A hotel in Vietnam’s ‘Little Russia’ underwent a $44,000 renovation but guests canceled
- A hotel in Vietnam has spent thousands of euros improving facilities for Russian visitors, who never show up.
- A manager of the hotel, which is located in a city nicknamed “Little Russia”, blamed the war.
- The absence of Russian visitors has affected the hotel’s ability to pay staff, Bloomberg reported.
A five-star hotel in Vietnam spent thousands of dollars improving facilities for its Russian visitors, but had them canceled due to the country’s war with Ukraine.
The hotel, MerPerle Hon Tam Resort, is based in Nha Trang, a city often labeled “Little Russia”, due to the number of Russian visitors it receives each year, according to Bloomberg.
“This is something that no tourism official can anticipate,” said Tran Bao Doan, general manager of the hotel.
MerPerle Hon Tam Resort has already felt the ruthless effects of the pandemic over the past two years, according to the outlet, as the tourism industry has been hit hard by government-mandated closures.
According to a forecast by the World Travel and Tourism Council, nearly 200 million jobs in the travel industry are set to disappear due to the COVID-19 pandemic. Additionally, the world’s largest tourism company, TUI, reported that bookings fell 81% in Europe from June 2020 to early August, compared to the same period in 2019, according to CNN.
The resort had high hopes, however, as travel resumes with the relaxation of COVID-19 regulations.
Doan said the hotel spent nearly $44,000 improving guest facilities to prepare for its Russian visitors. He bought more mud for mud bath facilities, planted trees and diversified his restaurant menu, Bloomberg reported.
This was apparently for nothing, however, as many Russian visitors failed to show up after their country invaded Ukraine.
Travel and spending have been made especially difficult for Russians due to foreign-imposed sanctions. Aeroflot, Russia’s flagship airline, for example, recently announced that it was suspending all international flights, due to high risks of foreign-leased planes being seized as a result of the sanctions.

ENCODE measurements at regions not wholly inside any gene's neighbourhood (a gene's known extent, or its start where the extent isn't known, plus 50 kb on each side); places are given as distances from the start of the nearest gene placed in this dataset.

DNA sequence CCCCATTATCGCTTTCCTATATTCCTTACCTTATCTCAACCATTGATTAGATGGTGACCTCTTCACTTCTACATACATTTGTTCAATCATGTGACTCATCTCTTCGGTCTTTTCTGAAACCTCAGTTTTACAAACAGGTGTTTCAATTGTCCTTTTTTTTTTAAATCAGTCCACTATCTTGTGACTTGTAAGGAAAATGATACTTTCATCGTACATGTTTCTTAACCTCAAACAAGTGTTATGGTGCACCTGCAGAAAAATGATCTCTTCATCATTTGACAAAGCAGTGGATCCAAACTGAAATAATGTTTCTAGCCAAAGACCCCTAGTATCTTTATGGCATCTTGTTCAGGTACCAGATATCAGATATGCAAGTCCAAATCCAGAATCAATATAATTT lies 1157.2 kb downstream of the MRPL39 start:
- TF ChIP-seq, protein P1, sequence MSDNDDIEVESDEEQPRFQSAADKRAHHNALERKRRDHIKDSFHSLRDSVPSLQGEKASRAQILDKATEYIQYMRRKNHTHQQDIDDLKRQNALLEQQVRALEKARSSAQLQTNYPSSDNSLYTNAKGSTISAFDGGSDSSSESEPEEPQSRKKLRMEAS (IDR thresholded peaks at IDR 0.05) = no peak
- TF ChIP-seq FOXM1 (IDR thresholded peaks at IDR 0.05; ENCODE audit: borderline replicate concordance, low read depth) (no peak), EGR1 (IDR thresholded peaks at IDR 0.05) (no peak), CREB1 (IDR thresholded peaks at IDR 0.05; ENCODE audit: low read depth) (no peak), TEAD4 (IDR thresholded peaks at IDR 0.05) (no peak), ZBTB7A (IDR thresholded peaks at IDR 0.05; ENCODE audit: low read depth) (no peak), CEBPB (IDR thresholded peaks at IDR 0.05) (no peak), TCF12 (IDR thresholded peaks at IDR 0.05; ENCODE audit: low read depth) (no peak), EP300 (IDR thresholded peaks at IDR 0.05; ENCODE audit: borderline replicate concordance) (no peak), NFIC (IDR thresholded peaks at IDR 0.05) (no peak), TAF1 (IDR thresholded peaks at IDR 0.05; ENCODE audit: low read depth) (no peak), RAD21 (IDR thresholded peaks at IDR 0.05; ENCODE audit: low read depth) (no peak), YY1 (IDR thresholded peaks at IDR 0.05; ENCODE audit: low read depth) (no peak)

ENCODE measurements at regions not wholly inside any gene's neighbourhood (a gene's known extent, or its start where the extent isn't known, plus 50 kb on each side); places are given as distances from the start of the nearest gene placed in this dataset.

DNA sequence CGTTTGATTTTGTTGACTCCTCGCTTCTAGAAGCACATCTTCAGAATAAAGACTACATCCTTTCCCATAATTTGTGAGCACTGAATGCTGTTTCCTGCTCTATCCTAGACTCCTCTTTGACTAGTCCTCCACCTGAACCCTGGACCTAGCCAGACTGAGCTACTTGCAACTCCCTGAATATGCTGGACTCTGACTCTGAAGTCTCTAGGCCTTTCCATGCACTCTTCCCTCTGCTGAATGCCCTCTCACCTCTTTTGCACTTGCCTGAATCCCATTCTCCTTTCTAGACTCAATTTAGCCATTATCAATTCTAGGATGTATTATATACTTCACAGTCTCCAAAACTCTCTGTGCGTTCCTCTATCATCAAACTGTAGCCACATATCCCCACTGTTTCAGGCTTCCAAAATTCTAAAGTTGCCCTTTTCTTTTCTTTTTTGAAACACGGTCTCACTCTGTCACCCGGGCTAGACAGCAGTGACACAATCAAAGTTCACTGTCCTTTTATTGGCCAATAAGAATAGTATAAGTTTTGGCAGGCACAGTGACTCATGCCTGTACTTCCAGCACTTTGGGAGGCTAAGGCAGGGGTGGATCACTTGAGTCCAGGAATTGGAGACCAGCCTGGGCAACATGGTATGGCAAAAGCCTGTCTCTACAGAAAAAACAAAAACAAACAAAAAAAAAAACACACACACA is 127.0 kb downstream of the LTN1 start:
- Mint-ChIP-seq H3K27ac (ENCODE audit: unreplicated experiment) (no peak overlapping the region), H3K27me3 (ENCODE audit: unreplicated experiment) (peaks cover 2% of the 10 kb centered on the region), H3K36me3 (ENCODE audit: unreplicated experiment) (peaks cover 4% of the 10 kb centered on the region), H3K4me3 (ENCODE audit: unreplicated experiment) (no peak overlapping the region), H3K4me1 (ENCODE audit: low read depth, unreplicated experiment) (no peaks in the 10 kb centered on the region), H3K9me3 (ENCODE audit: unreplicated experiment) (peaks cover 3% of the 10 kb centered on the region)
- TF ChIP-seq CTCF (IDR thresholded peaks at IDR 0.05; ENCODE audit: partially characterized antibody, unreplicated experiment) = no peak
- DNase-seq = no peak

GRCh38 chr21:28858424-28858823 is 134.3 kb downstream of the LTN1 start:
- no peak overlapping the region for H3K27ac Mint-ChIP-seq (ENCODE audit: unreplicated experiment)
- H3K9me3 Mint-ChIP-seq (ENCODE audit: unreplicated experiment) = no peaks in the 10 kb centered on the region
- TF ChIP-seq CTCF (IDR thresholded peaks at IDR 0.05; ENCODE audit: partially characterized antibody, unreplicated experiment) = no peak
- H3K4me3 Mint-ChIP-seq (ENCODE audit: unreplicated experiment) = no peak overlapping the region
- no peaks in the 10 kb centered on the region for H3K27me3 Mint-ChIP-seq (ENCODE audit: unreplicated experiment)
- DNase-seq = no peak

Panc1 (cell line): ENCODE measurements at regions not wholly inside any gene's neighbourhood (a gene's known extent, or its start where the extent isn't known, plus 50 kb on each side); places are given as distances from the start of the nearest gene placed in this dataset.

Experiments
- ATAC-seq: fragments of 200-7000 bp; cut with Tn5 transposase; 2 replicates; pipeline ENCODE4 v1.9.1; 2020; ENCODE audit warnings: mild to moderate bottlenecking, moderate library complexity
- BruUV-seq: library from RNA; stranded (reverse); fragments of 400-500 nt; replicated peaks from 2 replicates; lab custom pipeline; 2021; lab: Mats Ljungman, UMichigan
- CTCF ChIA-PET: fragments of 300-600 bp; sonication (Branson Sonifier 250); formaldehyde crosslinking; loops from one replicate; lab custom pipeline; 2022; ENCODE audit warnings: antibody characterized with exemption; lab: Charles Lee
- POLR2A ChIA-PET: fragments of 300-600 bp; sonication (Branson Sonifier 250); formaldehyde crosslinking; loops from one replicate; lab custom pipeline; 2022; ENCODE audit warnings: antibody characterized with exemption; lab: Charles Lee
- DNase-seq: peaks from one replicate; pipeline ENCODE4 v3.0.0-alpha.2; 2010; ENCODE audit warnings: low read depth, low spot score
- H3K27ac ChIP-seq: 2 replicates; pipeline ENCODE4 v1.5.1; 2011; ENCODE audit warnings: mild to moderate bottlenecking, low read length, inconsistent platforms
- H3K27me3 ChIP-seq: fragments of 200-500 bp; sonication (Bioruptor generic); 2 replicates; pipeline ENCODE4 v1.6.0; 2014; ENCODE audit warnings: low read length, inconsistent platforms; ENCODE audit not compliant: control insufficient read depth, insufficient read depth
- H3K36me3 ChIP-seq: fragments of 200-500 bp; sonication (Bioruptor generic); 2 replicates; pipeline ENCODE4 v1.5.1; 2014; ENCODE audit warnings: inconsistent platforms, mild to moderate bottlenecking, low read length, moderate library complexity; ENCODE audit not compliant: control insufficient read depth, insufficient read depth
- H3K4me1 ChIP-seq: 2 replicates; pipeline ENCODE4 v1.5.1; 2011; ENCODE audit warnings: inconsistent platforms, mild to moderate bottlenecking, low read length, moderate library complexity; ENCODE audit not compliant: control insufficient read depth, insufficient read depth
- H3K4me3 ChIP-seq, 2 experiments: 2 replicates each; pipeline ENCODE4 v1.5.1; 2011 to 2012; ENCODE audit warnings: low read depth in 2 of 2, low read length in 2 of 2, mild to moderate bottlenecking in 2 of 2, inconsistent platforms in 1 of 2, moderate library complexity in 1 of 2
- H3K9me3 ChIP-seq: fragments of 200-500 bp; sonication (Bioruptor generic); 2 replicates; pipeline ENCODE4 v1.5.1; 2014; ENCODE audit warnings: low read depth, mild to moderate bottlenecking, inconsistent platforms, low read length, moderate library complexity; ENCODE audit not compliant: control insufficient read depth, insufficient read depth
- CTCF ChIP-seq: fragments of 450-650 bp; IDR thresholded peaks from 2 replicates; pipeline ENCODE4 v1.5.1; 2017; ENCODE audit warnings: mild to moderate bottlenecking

The sanctions also prevented Russian residents from using their credit or debit cards abroad. Recently, the Central Bank of Russia said that customers of sanctioned banks cannot use Apple and Google Pay services.
Credit card companies, as well as governments, have also taken a stand against Russia, preventing Russians from spending their money. Last month, Visa, Mastercard and American Express announced they would suspend operations in Russia to act in accordance with Western sanctions.
According to Doan, about half of the hotel’s guests were Russians before the pandemic hit. “Then the war came,” he told Bloomberg. “Such a drop in revenue affects our ability to pay staff and maintenance costs.”
The absence of many Russian tourists was also felt in Thailand. In January, Russia accounted for 17% of international arrivals to Phuket.
A Thailand-based business owner told Insider’s Lina Batarags that his friends in the hospitality industry, based on the island, said they had seen tourist numbers drop by 20% since the war began. The majority of those tourists were Russian, or at least Russian-speaking, he said.